Last night I finished the first complete draft of the literature review chapter of my thesis. It’s 10,455 words long, and according to my versioning system it’s the 20th draft file. The first draft file is dated 26 August 2014.
Writing a literature review is an interesting exercise. In my experience at least, there’s not a great deal of official information out there about what a literature review is, or what it should contain. I’ve found it a constant challenge to find out what’s required of me throughout this PhD adventure (pro tip: try not to be left off the mailing list when you start a new degree), but even accounting for that there’s a dearth of information on literature review formats or expectations. Perhaps it’s the relatively self-explanatory title of the concept. “A literature review is… a review… of the literature…? Duh.”
Anyway, early on I was dreading the thought of the anomalous excercise of writing the lit review. And when I started, I kept getting hung up on it. So many times I’d start doing work on it, then flounder so completely that work on the whole thesis would stagnate. This is my excuse for the chapter taking almost three years to complete. Three to four years is the regular timeframe for a full-time PhD in Australia, and while I’ve been part-time since early 2015 this chapter has still been an excruciatingly long endeavour. When something is repeatedly difficult, it becomes difficult to even pick up your work on it, let alone to get it finished.
Something changed this year, though. Or started to change last year. I took some time off work mid-2016 so that I could get deeper into the study mindset for a while, and wrote 20,000 words in a month. So, I did it again late-2016 and it didn’t work quite so well (not sure why). I tried it again over Easter and got sick twice in two weeks, the frustration of which seems to have extended my fervour for thesis work beyond the typical pattern (finally!). But something that did happen in these attempts was that for some bizarre reason I was kind of having fun.* There is an art to collecting, collating, and presenting information concisely. It requires a certain amount of creativity to determine what to include, how to include it, and how to relate it to everything else that’s included. Ludomusicological semiotics draws on a lot of fields — semiotics, musicology and game studies at the very least. The process of diving into each of these fields, threshing the salient points from the gritty details, weaving them into a coherent representation within 2,000 words or so, then dashing on to do the same thing for another entire body of work, is kind of a rush when it’s done at the pace of the final stages of a PhD.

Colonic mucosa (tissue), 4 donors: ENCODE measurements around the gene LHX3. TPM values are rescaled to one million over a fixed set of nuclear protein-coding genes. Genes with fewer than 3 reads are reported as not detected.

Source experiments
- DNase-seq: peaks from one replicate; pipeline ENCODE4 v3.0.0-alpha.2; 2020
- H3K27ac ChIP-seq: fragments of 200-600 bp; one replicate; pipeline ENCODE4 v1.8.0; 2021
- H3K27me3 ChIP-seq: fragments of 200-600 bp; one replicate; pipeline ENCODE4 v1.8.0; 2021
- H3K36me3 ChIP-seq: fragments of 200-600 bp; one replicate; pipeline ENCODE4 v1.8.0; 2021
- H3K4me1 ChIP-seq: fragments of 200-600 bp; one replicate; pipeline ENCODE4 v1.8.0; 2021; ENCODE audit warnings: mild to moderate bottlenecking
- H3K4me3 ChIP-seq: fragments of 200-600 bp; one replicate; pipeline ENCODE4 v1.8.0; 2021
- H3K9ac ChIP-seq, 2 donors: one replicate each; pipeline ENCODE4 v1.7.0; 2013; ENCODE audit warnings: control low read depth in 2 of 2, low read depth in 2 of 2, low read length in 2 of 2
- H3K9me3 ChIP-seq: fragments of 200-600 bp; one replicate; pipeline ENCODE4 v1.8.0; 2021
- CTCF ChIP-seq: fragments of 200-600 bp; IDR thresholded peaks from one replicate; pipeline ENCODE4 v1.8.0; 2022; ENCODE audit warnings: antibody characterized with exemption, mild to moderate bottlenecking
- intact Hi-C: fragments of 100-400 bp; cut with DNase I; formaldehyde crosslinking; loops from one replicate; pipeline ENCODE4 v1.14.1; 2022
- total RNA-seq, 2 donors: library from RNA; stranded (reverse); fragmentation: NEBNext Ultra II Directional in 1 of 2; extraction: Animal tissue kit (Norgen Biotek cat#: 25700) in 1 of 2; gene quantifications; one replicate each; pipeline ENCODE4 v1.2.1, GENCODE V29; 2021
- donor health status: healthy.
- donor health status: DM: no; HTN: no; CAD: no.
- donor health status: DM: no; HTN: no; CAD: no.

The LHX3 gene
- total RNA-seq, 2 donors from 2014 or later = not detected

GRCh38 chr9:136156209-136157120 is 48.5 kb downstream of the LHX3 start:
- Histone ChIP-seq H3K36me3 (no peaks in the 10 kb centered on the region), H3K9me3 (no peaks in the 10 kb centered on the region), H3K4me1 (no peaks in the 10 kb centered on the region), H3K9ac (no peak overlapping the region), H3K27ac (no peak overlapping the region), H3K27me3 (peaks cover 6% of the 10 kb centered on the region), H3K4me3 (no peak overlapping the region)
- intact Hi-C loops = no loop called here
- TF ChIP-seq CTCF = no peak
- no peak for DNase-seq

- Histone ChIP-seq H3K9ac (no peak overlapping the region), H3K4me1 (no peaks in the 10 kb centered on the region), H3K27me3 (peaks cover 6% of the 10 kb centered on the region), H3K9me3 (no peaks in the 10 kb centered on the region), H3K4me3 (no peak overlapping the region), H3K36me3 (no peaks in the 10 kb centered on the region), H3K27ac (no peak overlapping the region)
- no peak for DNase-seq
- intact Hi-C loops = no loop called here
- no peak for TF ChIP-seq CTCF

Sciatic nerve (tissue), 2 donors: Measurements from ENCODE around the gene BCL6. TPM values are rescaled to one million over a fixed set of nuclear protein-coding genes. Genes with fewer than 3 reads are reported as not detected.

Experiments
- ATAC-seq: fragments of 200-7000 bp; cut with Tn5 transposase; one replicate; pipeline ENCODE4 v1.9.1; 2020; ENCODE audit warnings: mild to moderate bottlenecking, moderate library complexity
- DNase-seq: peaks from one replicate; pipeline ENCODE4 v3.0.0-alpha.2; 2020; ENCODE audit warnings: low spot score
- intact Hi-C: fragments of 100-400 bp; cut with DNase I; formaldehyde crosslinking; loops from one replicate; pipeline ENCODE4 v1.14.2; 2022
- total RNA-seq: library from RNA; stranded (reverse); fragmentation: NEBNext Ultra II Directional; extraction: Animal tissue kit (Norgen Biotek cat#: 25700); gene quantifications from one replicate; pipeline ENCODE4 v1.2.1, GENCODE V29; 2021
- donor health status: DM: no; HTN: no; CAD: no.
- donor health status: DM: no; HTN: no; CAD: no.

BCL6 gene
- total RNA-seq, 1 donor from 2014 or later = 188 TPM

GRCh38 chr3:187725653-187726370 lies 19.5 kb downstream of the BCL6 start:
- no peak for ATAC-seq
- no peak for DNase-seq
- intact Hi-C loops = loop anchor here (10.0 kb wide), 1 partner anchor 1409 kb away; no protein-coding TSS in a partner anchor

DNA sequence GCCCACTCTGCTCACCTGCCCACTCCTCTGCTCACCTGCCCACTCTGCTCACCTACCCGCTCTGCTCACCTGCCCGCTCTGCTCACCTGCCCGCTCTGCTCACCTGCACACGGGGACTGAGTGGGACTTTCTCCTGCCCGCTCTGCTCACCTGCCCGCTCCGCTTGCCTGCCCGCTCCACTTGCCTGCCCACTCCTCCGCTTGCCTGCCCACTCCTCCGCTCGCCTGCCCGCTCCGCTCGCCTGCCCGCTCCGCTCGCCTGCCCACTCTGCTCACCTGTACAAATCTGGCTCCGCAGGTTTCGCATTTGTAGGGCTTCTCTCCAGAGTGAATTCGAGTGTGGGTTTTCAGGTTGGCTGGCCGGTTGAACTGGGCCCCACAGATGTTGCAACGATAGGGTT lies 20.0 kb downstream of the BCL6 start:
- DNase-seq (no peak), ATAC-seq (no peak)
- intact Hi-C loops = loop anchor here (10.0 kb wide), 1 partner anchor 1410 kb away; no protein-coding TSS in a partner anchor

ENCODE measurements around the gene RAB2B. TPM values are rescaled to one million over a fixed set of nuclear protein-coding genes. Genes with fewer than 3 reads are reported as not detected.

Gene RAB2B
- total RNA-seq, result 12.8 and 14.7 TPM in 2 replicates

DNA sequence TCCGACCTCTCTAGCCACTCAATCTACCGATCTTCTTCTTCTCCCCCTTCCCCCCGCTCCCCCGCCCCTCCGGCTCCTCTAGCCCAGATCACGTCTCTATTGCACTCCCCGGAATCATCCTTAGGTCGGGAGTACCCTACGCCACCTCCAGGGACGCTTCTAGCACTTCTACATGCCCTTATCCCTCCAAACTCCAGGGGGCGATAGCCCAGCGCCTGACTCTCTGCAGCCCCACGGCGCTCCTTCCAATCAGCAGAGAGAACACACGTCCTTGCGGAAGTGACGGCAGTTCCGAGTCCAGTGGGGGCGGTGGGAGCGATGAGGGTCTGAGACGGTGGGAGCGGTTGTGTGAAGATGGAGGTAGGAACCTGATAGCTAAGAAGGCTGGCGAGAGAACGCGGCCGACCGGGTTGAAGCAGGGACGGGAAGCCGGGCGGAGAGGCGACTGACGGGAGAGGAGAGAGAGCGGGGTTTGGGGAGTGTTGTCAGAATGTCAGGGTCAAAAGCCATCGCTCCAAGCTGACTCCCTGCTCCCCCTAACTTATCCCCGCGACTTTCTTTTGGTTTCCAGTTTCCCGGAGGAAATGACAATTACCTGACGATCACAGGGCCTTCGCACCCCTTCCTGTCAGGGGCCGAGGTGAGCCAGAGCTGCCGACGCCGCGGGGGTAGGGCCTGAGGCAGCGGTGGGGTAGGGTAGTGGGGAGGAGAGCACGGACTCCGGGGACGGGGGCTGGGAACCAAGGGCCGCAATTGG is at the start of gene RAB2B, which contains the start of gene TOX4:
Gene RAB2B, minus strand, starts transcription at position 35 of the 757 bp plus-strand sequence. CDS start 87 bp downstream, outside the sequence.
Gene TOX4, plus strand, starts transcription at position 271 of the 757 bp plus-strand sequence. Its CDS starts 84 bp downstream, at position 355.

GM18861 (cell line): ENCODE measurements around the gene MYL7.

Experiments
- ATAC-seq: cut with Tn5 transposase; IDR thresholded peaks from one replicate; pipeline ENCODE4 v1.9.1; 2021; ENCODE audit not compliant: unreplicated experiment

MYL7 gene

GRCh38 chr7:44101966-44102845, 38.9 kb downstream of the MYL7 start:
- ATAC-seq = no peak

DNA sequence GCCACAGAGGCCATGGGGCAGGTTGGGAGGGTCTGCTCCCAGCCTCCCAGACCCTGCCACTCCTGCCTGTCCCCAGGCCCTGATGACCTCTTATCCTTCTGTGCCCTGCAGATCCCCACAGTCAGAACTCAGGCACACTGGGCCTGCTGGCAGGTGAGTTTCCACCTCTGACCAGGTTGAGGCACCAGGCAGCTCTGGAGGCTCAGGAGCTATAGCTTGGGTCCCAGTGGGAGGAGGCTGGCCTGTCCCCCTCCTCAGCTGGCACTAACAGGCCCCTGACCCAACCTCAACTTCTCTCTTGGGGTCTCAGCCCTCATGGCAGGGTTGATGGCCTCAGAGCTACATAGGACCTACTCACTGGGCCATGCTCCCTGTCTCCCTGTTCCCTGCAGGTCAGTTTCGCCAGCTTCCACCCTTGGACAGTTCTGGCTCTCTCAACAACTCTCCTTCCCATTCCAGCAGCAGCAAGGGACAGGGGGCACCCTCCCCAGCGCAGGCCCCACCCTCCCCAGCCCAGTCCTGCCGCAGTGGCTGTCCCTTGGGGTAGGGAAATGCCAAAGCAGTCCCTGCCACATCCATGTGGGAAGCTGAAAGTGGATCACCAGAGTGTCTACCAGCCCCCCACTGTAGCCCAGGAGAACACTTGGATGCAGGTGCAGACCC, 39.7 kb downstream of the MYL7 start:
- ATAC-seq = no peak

But I think I also just enjoyed seeing a snapshot of the full context of my work. In a young field, it’s easy to feel as though you need to justify your choice of study before you can even discuss it. Reviewing the literature gave me a perspective on my work that relates it not only to the ludomusicological literature of the last decade and a half, but to the literature of several well-established fields that go back much further. The most encouraging part of that is to see that my work is not an outlandish endeavour; similar things have been done before, in similar ways and for similar reasons.
But, said work is not finished yet. There’s still a fair bit to do before my submission date (early August), and I’ve no doubt it will not be fun. Bloggings may well be as sparse as they have been lately. But hey, the end is now certainly in sight, and there’s one less seemingly insurmountable hurdle in the way.
*This statement is possibly the nerdiest thing I’ve ever written.